Torah for the Times

Friday, June 29, 2012 - 9 Tammuz, 5772

Torah Reading: Chukat (Numbers 19:1 - 22:1)
Candle Lighting Time: 8:13 PM
Shabbat ends: 9:22 PM

The Mother of All Existence

The Ultimate Enigma

This week’s parsha introduces a mitzvah that is described by the Torah as the ultimate enigma. This is the ritual of the parah adumah-the Red Heifer. This MItzvah involved a person who had come in contact with a dead body who is thereby rendered tamei. This word, which defies translation, describes the diminished spiritual state of this individual. To “purify” oneself, the Torah commands us to take a completely red cow, slaughter it, burn it, mix the ashes with spring water and sprinkle this mixture on the affected person on the third and seventh day after their defilement.

In describing this ritual, the parsha begins with the words: “Zot Chukat HaTorah, This is the statute of the Torah.” The Hebrew word for statute is chukah which our Sages state connotes a commandment for which there is no rational explanation.

Generally speaking, the 613 Biblical mitzvos have been divided into three categories: mishpatim, eidos and chukim.

Mishpatim are the rational commandments. Had the Torah not been given we would have anticipated these mitzvos. Included in this category are the commandments against theft and murder.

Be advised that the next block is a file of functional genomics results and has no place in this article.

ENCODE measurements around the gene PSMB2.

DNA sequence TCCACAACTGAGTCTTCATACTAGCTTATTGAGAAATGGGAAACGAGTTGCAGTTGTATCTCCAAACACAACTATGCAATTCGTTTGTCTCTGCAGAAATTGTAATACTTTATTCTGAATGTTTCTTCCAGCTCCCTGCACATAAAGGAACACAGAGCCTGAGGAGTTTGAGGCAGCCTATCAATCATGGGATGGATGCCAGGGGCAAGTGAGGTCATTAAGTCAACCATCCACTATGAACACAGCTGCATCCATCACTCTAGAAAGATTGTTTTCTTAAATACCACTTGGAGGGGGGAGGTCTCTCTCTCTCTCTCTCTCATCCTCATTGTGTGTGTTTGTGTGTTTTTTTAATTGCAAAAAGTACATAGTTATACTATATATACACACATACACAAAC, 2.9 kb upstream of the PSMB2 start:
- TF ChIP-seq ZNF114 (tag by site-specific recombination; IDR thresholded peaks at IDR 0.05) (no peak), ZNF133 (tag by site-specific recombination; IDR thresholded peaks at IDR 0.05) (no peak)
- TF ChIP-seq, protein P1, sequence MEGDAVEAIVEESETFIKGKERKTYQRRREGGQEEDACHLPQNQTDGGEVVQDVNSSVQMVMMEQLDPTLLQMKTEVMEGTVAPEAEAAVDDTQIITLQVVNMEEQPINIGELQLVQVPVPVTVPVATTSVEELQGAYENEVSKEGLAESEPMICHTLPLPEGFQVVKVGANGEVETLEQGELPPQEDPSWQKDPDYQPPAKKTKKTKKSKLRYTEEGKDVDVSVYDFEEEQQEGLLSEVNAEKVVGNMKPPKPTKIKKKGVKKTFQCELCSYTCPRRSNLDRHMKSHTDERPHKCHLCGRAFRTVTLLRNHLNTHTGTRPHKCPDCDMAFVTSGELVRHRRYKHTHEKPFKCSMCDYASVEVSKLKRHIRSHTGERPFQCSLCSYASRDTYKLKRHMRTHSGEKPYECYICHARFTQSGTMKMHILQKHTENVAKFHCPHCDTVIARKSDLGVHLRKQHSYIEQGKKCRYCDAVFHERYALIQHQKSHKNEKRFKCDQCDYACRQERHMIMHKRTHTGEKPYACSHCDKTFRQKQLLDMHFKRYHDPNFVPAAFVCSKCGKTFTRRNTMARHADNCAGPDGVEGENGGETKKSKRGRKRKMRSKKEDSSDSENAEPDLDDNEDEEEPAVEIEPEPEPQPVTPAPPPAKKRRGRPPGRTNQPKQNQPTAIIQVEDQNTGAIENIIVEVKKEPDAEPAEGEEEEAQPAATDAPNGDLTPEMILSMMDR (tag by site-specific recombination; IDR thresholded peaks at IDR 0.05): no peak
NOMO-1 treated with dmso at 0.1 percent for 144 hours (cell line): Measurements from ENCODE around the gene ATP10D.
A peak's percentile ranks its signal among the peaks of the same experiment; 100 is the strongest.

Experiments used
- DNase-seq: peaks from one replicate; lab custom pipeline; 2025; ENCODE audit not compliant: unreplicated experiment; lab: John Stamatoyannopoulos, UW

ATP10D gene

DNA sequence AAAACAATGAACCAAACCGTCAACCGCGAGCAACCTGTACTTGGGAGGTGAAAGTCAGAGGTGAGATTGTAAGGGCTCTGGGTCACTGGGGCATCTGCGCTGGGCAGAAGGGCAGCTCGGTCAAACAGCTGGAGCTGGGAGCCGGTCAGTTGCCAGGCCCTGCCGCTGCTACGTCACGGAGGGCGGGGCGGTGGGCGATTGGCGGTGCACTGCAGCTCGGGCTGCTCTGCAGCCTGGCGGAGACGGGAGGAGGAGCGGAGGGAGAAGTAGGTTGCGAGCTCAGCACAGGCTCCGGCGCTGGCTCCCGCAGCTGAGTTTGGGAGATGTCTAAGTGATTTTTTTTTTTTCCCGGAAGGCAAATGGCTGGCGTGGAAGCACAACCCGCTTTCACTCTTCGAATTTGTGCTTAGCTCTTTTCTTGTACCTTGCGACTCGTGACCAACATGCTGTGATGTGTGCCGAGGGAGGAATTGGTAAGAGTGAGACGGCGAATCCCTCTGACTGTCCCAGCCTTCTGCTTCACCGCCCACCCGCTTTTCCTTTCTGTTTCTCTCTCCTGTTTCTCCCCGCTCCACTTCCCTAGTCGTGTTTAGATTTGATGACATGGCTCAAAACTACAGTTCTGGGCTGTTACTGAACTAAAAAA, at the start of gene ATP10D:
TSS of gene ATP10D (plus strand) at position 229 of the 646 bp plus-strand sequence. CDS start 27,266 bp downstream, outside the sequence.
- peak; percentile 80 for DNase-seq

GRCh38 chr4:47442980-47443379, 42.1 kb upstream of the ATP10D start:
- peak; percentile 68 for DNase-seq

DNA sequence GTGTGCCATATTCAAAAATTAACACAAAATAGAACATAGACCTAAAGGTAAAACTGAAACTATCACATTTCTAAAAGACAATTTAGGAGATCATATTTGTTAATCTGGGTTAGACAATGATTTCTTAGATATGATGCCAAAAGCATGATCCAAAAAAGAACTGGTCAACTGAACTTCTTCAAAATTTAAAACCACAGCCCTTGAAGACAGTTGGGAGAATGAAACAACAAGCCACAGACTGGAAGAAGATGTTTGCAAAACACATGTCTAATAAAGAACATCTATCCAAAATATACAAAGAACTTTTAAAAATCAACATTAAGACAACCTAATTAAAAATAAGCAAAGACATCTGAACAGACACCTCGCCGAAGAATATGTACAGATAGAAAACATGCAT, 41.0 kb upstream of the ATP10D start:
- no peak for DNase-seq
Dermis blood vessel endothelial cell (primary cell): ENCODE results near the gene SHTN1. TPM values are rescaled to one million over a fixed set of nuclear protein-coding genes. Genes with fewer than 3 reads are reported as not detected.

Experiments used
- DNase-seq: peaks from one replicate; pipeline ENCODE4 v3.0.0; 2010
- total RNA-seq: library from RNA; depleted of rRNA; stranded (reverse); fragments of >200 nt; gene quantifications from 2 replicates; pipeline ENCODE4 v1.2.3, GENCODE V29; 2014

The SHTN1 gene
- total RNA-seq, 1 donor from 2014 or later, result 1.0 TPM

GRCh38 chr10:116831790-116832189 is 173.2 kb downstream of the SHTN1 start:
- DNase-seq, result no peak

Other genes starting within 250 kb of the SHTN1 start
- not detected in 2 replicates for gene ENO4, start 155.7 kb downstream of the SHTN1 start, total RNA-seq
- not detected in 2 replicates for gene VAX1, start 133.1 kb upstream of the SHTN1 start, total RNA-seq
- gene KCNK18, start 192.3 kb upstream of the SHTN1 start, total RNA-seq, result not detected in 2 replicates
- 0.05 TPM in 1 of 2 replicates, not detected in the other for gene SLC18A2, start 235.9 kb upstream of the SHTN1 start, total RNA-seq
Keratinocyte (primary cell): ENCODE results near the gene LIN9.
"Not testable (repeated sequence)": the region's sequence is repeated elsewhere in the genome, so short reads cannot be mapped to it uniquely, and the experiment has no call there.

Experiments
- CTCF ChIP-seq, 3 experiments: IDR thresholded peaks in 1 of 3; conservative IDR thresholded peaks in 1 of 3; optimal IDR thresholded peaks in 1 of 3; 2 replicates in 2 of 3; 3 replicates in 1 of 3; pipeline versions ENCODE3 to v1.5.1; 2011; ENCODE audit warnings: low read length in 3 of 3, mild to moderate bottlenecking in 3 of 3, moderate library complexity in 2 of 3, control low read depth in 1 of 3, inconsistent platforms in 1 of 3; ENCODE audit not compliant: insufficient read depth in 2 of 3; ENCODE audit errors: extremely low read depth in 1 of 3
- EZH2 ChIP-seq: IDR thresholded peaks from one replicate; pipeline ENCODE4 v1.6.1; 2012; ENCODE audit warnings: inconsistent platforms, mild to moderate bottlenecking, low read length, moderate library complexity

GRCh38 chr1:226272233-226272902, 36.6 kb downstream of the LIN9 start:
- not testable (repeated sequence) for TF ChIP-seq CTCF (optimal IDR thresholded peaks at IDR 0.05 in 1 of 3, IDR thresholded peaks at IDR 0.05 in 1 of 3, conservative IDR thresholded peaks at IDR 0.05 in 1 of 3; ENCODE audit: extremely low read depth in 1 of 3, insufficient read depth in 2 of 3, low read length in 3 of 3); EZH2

Eidos are the testimonial commandments that are dedicated to remembering historical events or ideals. Observing the Shabbos is a reminder of G‑d’s creating the world, Passover is a reminder of the Exodus from Egypt and a Mezuzah is a reminder of G‑d’s constant protection of our home, etc. And though we might not have thought of these Mitzvos ourselves, once they were given to us they made sense. They seem quite logical and reasonable.

Chukim are the trans-rational commandments for which no reason is given and we cannot rationalize. And of all the commandments that are in this category, the one that stands out as being the most enigmatic is the focus of this week’s parsha: the ritual of the Parah Adumah. Thus the parsha begins: “This is the statute of the Torah,” to underscore that this is the ultimate irrational commandment.

Rashi encapsulates all of the above in his opening comment: “Because Satan and the nations of the world taunt Israel, saying, “What is this commandment, and what purpose does it have?” Therefore, the Torah uses the term statute. (G‑d says,) “I have decreed it; you have no right to challenge it.”

Mother Cleaning up Her Child’s Mess

Yet, Rashi, in a subsequent comment, seems to contradict himself when he offers a rather rational explanation for this Mitzvah in the name of Rabbi Moshe Hadarshan:

“This can be compared to the child of a maidservant who soiled the king’s palace. They said, “Let his mother come and clean up the mess.” Similarly, let the cow come and atone for the calf.”

In other words, the Red Heifer (the “mother”) acted as an atonement for the sin of the golden calf (the “child”).

This explanation would appear to place this ritual in the category of eidos/ testimony. The mother cow that is used in this ritual reminds us of the sin of the golden calf, and it comes – along with the process of Teshuvah, (usually translated as repentance, but more accurately as “return”) - as an atonement for it, just as a mother cleans up her child’s mess.